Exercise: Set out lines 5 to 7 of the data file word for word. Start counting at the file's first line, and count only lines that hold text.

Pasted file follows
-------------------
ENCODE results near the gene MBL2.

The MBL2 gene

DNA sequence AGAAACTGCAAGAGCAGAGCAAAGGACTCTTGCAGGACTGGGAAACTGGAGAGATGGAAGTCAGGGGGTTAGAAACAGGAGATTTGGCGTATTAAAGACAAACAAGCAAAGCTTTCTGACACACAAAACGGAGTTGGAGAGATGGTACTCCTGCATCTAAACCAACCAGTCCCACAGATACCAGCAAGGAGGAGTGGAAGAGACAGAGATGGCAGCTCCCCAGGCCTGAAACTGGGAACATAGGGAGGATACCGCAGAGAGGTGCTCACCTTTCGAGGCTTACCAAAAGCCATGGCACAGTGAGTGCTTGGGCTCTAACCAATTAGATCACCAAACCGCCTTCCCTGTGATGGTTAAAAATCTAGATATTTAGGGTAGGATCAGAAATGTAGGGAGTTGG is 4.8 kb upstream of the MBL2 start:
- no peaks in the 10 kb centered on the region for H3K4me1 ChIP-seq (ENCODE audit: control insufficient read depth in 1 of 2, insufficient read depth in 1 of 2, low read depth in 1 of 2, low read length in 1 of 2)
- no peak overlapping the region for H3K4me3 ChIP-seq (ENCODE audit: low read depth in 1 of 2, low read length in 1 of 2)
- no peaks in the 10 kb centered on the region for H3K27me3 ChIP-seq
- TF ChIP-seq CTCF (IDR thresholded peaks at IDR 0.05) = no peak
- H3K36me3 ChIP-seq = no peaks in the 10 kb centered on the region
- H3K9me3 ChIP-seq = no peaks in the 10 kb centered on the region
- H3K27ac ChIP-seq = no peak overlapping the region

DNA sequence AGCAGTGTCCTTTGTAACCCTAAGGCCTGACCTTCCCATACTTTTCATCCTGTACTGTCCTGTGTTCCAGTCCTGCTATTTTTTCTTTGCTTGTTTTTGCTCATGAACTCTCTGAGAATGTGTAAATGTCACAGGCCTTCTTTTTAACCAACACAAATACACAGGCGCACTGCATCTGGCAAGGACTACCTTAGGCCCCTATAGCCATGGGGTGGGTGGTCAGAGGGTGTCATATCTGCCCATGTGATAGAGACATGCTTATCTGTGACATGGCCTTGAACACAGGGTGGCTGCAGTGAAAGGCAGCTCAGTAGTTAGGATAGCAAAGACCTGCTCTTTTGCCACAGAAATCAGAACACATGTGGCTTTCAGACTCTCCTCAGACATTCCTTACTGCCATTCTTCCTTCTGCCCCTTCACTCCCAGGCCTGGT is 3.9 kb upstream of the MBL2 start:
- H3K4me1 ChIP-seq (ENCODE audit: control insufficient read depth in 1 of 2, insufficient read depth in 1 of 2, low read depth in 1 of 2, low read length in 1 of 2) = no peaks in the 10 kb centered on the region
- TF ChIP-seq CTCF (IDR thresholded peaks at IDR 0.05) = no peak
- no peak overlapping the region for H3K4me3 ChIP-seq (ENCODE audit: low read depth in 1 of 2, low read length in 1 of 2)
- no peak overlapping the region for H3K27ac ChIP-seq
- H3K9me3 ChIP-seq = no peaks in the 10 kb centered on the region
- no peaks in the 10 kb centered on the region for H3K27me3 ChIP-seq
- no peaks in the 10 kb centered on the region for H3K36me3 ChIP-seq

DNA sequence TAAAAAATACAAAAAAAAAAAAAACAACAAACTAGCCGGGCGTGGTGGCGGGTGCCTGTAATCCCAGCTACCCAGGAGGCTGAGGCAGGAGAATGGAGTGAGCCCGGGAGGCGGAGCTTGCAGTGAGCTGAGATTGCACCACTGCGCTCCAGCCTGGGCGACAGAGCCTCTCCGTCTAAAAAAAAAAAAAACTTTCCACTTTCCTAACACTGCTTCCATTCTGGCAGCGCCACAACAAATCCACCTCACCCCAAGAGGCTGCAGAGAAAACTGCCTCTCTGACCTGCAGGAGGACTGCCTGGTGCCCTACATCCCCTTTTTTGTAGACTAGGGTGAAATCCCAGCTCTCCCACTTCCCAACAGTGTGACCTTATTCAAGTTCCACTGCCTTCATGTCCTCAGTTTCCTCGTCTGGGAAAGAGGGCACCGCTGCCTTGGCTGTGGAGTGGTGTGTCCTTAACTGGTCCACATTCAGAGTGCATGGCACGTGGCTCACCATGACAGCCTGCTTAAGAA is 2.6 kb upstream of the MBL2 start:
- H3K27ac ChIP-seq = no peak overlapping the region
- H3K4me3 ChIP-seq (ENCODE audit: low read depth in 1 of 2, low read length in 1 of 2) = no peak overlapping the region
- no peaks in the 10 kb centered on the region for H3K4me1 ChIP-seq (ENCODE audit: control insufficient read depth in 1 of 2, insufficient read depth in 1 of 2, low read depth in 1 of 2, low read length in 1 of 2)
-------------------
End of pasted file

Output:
- no peak overlapping the region for H3K4me3 ChIP-seq (ENCODE audit: low read depth in 1 of 2, low read length in 1 of 2)
- no peaks in the 10 kb centered on the region for H3K27me3 ChIP-seq
- TF ChIP-seq CTCF (IDR thresholded peaks at IDR 0.05) = no peak